Race Heats Up In 6th Congressional District

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Eight months ago, most would have said that Democractic Rep. John Tierney's seat in the 6th Congressional District was safe. But things have changed.

Tierney's relatives are proving to be a problem for him. His wife handled the bank account of Tierney's brother-in-law, who was charged with* running an illegal gambling operation. She pleaded guilty to willful blindness.

Tierney says he didn't know the gambling operation was illegal and that, as far as he knows, she did it to help her nephews.

"This was his personal account," Tierney said of the account his wife was handling. "She was just trying to help the kids."

It's not just the family problems that have endangered Tierney's re-election chances. The Republican candidate, former state Sen. Richard Tisei, also poses a real challenge. Republican political consultant Jeff Stinson believes Tisei will carry the independents and Democrats he needs precisely because he's not extreme.

"No question Richard Tisei will be able to get a lot of Democratic votes, and that's probably what's going to win this race for him," Stinson said. "At the end of the day, he defuses every social issue that comes his way from John Tierney."

One reason Tisei can diffuse social issues is because he's gay. If he's elected, he would be the only openly gay Republican in Congress.

"I am a live-and-let-live Republican," is how Tisei described himself during a recent interview. "My political philosophy is that the government should be off your back, out of your wallet, and away from your bedroom."

Tisei is getting a lot of support from voters. Since he got into the race against Tierney, he's been out-raising him and raising almost all of his money in state. It's a sign that there's a groundswell of interest in him.

The National Republican Congressional Committee sees Tisei as its best chance of winning a seat in Massachusetts. The group has already bought more than $2 million in air time on Boston television stations for the fall campaign. Much of that money could go to defending two Republican congressmen in New Hampshire, but the group calls Tierney's seat "a significant pickup opportunity."

And now here's where the race gets even more interesting: Because of Tierney's troubles, former Marine Seth Moulton is returning to Massachusetts this weekend to consider whether he should run as an independent candidate.

"I'm looking at it very seriously," Moulton said. "This idea was posed to me just a few days ago, and I'm taking a very close look at this race before making a decision."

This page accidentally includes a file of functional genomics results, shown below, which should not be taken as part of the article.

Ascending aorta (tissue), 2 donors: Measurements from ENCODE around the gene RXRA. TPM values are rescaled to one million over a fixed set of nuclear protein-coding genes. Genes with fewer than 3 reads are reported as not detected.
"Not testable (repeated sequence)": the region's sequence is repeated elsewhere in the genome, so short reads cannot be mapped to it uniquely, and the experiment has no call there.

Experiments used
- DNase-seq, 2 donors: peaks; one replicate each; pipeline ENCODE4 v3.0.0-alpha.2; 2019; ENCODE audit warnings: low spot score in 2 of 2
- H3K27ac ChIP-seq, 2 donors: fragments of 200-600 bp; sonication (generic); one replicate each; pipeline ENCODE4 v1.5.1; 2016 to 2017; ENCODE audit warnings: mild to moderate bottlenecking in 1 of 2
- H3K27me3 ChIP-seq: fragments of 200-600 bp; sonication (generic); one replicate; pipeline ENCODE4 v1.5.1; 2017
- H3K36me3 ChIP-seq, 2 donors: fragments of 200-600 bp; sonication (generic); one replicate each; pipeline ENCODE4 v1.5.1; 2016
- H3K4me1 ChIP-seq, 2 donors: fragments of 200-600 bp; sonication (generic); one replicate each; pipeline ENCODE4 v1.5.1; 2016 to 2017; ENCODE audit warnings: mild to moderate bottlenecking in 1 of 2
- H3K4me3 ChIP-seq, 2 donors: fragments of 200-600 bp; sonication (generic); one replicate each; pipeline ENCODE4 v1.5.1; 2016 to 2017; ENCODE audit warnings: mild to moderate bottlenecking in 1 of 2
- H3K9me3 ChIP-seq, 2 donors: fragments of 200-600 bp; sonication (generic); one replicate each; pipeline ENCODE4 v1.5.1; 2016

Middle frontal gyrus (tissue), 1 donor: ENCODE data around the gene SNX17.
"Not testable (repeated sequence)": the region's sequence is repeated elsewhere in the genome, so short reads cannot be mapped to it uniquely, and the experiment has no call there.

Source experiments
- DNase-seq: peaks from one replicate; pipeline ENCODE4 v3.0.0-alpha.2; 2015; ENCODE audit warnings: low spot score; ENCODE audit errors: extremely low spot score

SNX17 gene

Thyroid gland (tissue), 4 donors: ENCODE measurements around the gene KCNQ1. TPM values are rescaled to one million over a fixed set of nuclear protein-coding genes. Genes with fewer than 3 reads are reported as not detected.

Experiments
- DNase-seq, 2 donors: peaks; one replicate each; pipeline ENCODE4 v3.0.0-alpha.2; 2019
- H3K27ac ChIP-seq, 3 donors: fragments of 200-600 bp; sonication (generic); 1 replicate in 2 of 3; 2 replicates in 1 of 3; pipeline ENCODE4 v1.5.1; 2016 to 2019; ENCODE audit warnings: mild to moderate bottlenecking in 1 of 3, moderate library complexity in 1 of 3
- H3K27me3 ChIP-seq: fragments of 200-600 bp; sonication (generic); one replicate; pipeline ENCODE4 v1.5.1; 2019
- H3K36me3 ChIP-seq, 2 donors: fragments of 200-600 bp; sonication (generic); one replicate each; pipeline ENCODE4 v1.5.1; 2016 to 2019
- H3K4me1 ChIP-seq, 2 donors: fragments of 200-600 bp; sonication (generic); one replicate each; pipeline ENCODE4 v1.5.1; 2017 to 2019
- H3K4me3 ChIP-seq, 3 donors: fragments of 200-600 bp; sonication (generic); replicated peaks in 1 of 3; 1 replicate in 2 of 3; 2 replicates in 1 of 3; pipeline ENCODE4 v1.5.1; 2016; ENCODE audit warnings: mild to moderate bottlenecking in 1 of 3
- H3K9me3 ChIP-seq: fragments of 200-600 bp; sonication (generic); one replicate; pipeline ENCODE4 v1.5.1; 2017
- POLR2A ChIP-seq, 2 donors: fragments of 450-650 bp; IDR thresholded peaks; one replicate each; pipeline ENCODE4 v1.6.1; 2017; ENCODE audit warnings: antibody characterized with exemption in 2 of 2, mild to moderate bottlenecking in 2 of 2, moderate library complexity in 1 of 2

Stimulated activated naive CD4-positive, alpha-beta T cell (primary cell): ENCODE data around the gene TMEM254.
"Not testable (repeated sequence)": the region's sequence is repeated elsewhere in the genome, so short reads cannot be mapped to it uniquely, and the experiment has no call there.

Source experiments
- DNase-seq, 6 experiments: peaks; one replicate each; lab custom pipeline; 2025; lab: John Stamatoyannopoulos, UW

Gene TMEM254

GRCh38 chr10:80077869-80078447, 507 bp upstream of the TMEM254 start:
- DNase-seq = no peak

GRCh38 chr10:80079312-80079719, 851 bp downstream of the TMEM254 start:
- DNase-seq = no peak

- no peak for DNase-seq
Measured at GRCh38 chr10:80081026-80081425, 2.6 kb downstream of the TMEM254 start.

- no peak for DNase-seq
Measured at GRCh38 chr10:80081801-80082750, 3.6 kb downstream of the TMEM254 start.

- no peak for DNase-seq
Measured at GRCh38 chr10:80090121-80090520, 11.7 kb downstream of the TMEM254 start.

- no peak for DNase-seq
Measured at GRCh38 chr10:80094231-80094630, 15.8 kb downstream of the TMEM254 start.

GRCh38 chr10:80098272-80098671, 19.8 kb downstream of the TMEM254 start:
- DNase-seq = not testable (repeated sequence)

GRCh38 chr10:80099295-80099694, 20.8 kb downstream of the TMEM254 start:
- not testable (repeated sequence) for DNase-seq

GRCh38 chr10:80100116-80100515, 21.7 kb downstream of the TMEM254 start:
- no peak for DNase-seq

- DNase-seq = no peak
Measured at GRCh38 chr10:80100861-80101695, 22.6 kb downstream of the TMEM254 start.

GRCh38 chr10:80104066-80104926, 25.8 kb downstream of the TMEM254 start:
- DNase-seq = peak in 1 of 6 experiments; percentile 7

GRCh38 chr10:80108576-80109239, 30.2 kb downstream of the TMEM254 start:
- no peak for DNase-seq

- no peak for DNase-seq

Moulton graduated from Harvard and joined the Marines shortly before 9/11. Since then, he has earned a degree from Harvard's Kennedy School and from Harvard Business School, and has served four tours in Iraq. He was an aide to the commander of U.S. forces there, Gen. David Petraeus.

Moulton is from Marblehead, but he moved to Texas eight months ago to become managing director of a company trying to bring bullet trains there. In order to run, he would have to move back to Massachusetts and collect 2,000 signatures by the end of the month. He is still registered as an unenrolled, that is to say independent, though inactive, voter in Cambridge. He won't say who exactly is encouraging him to run, but he says they're Democrats.

"I think that the fear out there is that Congressman Tierney is going to lose this seat," Moulton said.

Fear that Tierney is going to lose this seat was unimaginable eight months ago. John Walsh, the chairman of the Massachusetts Democratic Party, is not taking this race for granted.

"I think that the race is still a little unformed, but I think to the degree that you can project, it's likely to be a close race," Walsh said.

Democrats are playing down the importance of a third candidate. They point out that it takes money and organization to win a race, and Moulton has yet to demonstrate that he can raise either.

Correction: An earlier version of this article stated that Tierney's wife handled a bank account of a brother who was convicted of running an illegal gambling operation. She handled an account of her brother Robert Eremian, who has been indicted and is a fugitive. Another brother of hers, Daniel Eremian, has been convicted in the gambling scheme.

This program aired on July 13, 2012.

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Fred Thys Reporter
Fred Thys reported on politics and higher education for WBUR.



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